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(2015 - Fall/Winter Issue)


Overshadowed by Thailand’s world-renowned beach parties, Vietnam’s rusting war relics and Cambodia’s archaic Khmer temples, Laos is often snubbed by backpackers traipsing across what expats deem “the banana pancake trail.”

This is largely due to the government crackdown on Vang Vieng’s notorious river tubing after 27 tourist deaths in 2011 (a figure that some argue to be under-represented).

Not being one for tubes in the first place, I yearned to experience a piece of the Indochina peninsula that wasn’t overrun with knockoff sunglasses and cocktail buckets. And what could be more whimsically adventurous, I reasoned, than exploring the villages of rural Laos while straddling a motorcycle?

I therefore turned my attention to Laos’s languid countryside and, in particular, the inexpensive motorbike rentals in Thakhek. However, my excitement began to waver when my travel companion Pat returned from test-driving our steed—a 100 CC four-stroke Zongshen—with an apprehensive grimace.

“The gearbox is reversed, the panels are scratched and loose, the bolts rattle and the steering is crooked by about 15 degrees,” he reported.

“Where’s the second mirror?”

He glanced hastily at the rental shop owner, who was counting the 240,000 kip ($33 CAD) we’d paid for the four-day hire. “I tried adjusting it and ... well, it’s in my backpack.”

Timorously, we mounted the quivering beast, scrutinized the blurry map (a photocopied hand-drawing provided by the shop owner) and set off into the dusty yonder.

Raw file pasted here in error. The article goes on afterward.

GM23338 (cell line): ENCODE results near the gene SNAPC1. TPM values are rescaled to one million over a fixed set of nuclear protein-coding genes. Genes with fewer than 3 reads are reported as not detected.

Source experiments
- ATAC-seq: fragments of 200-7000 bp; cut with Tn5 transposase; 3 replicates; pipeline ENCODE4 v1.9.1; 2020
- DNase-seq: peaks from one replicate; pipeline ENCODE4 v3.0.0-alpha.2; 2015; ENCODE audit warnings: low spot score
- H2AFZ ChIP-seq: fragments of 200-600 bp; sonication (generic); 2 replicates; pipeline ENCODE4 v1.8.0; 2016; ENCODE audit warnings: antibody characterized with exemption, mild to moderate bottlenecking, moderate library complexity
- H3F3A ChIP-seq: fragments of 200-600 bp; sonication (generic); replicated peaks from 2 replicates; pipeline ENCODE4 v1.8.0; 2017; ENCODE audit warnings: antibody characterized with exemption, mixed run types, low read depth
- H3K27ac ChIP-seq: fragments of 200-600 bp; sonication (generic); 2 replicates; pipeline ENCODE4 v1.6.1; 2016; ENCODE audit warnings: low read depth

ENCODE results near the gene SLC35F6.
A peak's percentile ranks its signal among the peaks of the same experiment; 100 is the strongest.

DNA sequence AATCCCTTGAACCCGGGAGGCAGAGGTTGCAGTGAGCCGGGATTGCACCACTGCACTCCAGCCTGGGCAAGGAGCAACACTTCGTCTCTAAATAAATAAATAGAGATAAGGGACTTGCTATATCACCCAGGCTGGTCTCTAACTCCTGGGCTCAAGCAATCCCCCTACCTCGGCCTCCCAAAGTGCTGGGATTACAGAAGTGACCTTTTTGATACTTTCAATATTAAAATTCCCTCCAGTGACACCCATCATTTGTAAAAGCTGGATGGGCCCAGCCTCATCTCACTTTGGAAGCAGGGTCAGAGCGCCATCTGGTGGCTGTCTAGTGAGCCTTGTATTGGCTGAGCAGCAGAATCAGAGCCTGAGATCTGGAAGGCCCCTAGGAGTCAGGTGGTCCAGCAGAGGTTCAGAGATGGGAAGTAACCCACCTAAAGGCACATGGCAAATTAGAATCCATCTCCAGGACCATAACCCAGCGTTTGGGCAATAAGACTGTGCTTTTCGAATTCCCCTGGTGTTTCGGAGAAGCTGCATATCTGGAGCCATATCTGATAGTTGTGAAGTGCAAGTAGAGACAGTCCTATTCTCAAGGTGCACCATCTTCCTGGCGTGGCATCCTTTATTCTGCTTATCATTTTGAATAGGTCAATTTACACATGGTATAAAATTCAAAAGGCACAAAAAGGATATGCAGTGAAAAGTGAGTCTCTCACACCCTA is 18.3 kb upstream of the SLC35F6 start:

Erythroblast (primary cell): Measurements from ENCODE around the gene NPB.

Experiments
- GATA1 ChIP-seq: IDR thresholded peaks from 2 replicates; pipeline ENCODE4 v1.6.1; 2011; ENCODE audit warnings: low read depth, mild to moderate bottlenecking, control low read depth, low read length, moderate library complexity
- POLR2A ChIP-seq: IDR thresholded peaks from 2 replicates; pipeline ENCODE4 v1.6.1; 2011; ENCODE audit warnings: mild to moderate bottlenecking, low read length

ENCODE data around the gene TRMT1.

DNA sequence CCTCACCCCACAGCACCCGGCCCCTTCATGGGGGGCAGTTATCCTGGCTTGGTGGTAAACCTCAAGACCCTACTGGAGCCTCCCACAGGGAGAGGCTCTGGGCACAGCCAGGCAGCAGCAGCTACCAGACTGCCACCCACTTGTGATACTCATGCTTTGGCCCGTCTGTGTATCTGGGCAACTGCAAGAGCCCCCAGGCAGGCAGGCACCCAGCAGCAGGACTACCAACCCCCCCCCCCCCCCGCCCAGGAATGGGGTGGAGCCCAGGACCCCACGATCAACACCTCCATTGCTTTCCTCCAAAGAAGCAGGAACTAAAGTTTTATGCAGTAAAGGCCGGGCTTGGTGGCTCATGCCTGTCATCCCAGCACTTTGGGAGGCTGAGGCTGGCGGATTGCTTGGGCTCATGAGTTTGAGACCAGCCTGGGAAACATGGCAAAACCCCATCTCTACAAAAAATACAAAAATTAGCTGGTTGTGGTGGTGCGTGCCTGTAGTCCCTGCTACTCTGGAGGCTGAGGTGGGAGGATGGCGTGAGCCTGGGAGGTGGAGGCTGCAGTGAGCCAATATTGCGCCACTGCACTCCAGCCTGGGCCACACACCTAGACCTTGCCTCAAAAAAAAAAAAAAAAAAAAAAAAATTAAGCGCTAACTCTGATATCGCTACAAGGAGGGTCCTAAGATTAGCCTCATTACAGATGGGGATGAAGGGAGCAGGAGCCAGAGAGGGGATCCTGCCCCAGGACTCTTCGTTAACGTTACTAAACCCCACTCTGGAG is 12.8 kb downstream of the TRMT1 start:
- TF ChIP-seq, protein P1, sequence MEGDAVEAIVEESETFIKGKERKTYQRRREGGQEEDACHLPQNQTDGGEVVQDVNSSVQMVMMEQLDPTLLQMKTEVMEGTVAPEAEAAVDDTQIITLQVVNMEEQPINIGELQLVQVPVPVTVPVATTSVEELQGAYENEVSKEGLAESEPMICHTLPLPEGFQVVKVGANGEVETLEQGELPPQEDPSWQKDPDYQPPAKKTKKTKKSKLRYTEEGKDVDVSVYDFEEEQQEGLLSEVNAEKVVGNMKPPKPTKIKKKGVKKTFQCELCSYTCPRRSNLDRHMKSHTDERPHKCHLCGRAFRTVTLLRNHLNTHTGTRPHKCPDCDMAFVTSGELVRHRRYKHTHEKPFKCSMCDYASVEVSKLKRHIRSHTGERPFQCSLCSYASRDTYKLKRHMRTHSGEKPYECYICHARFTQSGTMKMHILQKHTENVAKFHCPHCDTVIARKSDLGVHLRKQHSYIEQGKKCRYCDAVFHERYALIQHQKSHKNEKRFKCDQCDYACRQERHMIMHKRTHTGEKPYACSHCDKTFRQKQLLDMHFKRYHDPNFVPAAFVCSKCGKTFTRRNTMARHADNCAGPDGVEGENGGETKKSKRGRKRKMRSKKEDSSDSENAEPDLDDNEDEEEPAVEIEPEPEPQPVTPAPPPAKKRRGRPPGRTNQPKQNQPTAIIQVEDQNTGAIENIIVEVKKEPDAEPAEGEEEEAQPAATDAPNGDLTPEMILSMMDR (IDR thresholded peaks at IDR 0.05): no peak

Noble Steed or Sick Puppy?

We departed Thakhek and headed east past razor-faced karsts and scraggly-topped plains. The recent construction of an area hydro station had flooded the surrounding woodland; skeletal trees loomed above the glassy waters. The smoke of distant clear-burning lingered in the air as the road twisted and writhed up a steep incline through tangled jungles.

Riding through the gravel on the Zongshen was like riding through the Himalayas on a spaniel, and I clung to Pat as we bounced and skidded. The tarmac ended abruptly with a jolt and a squee, replaced by what appeared to be a stretch of kitty litter. Tire carcasses lay strewn across the dirt, which we would recall when we later passed a pickup truck with ribbons of rubber streaming from its rapidly-shedding rims.

One hundred kilometres later, we stopped for the night in Thalang, a shy village of wooden bungalows crouching beside a still lake. The next morning, we set out on ground, which, due to roadwork, was even more decrepit than the gravel we’d ridden in on. But we pressed on undaunted, inching and sliding through fine sand that kicked up and frosted our skin in silted terracotta.

“How long will this take?” I wondered aloud.

“I think a butterfly just passed us,” muttered Pat.

Cryptic signage advised us to “slow up down” and warned of “accident ahead.” Bamboo stalks clustered like asparagus bundles and five-metre-high grasses shimmied in the breeze. Farmers toiled in verdant rice paddies as goats, pigs and cows meandered across the road with no regard for the questionable status of our brakes. Villages consisted of a smattering of stilted wooden shacks—often outfitted with dust-caked satellite dishes—and grinning children who shouted “Sabaidee” as we passed.

“Isn’t it incredible to be in the middle of nowhere?” I enthused when we stopped at a shop selling gasoline in empty water bottles. “Bangkok’s infamous Khao San Road finally feels a million miles away.”